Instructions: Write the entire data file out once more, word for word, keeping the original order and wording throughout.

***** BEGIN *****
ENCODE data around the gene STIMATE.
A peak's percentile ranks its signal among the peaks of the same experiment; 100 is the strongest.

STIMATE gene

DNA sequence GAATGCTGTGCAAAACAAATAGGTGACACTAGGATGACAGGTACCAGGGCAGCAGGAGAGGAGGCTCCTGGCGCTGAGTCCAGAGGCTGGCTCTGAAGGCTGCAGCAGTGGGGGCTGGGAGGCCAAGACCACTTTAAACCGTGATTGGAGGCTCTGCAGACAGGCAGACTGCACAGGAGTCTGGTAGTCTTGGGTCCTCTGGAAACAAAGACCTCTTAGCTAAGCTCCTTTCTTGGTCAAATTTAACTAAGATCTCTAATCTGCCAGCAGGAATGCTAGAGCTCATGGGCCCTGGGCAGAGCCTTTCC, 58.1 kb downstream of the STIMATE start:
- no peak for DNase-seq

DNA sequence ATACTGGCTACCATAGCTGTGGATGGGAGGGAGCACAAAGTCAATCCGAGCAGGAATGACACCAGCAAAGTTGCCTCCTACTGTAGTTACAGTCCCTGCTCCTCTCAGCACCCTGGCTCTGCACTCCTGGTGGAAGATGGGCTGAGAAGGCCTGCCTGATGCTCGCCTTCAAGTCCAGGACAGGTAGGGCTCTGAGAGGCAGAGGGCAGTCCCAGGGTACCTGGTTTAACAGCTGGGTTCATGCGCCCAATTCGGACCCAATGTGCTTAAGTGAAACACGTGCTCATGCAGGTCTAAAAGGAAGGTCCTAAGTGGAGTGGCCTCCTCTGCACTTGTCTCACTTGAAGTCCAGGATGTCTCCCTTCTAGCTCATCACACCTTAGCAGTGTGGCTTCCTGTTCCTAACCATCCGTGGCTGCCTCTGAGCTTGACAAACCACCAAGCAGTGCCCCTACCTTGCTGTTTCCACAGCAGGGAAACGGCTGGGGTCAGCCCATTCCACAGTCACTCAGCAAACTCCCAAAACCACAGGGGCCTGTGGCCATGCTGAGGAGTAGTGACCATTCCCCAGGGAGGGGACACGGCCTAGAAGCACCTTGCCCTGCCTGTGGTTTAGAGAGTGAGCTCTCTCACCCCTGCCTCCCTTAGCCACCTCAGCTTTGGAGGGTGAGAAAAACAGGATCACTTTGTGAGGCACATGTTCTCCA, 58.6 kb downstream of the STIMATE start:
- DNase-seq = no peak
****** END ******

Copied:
ENCODE data around the gene STIMATE.
A peak's percentile ranks its signal among the peaks of the same experiment; 100 is the strongest.

STIMATE gene

DNA sequence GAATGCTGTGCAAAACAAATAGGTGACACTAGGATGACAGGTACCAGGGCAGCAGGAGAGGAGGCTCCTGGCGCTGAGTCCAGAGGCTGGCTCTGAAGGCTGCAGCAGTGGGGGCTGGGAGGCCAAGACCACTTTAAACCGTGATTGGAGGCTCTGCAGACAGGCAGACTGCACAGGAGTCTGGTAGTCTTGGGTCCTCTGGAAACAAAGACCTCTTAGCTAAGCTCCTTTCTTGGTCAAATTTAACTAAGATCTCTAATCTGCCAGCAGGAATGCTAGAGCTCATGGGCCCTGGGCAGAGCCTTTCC, 58.1 kb downstream of the STIMATE start:
- no peak for DNase-seq

DNA sequence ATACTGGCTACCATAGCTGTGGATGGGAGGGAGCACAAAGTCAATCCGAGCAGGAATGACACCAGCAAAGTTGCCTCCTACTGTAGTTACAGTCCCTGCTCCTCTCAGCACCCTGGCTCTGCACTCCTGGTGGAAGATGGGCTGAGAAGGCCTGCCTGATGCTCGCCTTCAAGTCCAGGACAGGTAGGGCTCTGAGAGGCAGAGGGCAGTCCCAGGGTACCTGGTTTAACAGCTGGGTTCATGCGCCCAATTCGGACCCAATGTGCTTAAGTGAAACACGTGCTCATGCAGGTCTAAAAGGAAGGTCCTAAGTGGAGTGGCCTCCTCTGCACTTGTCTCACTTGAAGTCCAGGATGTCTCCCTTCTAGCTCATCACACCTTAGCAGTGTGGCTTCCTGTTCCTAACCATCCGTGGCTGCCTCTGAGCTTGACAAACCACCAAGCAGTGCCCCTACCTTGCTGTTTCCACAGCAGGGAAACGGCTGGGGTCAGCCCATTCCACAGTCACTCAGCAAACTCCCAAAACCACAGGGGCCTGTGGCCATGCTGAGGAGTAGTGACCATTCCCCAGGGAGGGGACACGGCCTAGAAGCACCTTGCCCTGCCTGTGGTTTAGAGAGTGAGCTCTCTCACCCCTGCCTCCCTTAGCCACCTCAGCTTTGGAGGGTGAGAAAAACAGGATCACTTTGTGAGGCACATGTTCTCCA, 58.6 kb downstream of the STIMATE start:
- DNase-seq = no peak